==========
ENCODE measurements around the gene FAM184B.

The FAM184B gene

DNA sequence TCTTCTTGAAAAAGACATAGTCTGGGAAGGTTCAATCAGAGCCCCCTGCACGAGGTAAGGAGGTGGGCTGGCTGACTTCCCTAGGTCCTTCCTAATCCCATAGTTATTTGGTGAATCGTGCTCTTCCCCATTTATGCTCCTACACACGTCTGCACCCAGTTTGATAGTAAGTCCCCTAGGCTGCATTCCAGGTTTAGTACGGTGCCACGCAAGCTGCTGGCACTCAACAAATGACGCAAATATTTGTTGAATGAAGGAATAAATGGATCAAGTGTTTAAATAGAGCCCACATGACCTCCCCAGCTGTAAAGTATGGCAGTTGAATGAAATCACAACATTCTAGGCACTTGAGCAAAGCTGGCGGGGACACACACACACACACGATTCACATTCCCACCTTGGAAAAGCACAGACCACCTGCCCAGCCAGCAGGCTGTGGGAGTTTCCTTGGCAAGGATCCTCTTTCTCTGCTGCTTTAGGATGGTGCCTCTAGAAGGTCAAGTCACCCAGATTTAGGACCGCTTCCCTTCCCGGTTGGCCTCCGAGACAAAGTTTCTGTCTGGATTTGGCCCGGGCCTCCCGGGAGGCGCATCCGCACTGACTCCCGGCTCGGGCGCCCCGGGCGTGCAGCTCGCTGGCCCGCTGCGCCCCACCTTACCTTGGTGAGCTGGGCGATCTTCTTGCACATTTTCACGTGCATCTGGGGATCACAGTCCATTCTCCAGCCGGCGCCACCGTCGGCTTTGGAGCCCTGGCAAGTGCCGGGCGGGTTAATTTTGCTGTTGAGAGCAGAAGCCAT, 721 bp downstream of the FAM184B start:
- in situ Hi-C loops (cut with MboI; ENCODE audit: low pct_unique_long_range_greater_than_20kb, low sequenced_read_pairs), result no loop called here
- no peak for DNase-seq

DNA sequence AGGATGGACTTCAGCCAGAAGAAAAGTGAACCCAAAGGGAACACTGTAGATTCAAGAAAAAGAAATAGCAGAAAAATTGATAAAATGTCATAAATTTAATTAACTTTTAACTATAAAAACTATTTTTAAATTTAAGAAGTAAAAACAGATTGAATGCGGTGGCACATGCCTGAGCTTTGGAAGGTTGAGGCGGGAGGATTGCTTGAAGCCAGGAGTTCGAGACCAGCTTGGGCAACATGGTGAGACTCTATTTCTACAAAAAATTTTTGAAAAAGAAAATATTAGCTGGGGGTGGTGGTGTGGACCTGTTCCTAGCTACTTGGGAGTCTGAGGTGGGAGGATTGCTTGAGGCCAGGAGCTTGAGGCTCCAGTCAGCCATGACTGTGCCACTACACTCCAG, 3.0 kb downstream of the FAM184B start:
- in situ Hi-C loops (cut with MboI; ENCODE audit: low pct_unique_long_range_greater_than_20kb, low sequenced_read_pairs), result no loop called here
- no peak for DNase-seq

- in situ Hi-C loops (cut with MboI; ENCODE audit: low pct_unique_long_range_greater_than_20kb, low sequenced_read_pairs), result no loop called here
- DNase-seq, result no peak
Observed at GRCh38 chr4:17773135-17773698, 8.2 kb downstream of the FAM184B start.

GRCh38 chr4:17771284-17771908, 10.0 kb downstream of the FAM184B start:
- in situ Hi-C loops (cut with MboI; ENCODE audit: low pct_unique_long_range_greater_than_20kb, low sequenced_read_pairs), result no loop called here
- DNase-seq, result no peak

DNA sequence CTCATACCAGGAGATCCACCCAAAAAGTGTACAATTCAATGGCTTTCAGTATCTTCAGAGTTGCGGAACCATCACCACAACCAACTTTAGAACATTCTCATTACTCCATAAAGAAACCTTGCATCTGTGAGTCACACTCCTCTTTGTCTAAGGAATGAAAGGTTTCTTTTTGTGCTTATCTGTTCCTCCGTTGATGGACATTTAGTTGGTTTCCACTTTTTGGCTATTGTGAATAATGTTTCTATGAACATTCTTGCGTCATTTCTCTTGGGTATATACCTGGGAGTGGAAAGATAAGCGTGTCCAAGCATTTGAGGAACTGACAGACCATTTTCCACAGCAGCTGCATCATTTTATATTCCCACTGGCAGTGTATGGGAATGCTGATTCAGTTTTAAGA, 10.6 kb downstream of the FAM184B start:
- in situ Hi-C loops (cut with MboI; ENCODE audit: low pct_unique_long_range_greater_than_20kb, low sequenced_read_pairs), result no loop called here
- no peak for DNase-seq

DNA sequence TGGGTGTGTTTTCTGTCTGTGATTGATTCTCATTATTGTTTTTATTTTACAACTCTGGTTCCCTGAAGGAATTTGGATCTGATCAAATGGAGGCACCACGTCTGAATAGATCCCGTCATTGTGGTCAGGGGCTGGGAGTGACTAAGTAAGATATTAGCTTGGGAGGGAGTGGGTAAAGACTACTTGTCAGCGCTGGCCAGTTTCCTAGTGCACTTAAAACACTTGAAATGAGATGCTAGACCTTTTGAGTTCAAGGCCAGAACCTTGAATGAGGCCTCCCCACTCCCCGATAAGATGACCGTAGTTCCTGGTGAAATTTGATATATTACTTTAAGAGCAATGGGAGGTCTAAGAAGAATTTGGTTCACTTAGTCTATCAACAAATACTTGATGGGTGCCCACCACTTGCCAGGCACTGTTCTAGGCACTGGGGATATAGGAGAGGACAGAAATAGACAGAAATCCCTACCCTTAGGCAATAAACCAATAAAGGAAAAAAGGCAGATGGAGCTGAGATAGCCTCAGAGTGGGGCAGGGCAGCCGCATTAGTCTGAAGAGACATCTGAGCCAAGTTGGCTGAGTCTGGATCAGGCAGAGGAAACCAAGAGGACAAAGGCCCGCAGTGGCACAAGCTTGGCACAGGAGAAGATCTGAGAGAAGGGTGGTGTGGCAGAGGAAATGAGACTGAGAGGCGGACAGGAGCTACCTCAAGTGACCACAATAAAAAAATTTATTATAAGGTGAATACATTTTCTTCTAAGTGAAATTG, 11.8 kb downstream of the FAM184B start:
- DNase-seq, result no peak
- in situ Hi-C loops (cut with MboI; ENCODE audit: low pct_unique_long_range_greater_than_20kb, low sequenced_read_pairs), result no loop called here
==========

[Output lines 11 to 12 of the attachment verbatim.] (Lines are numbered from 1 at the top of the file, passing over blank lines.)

Observed at GRCh38 chr4:17773135-17773698, 8.2 kb downstream of the FAM184B start.

GRCh38 chr4:17771284-17771908, 10.0 kb downstream of the FAM184B start: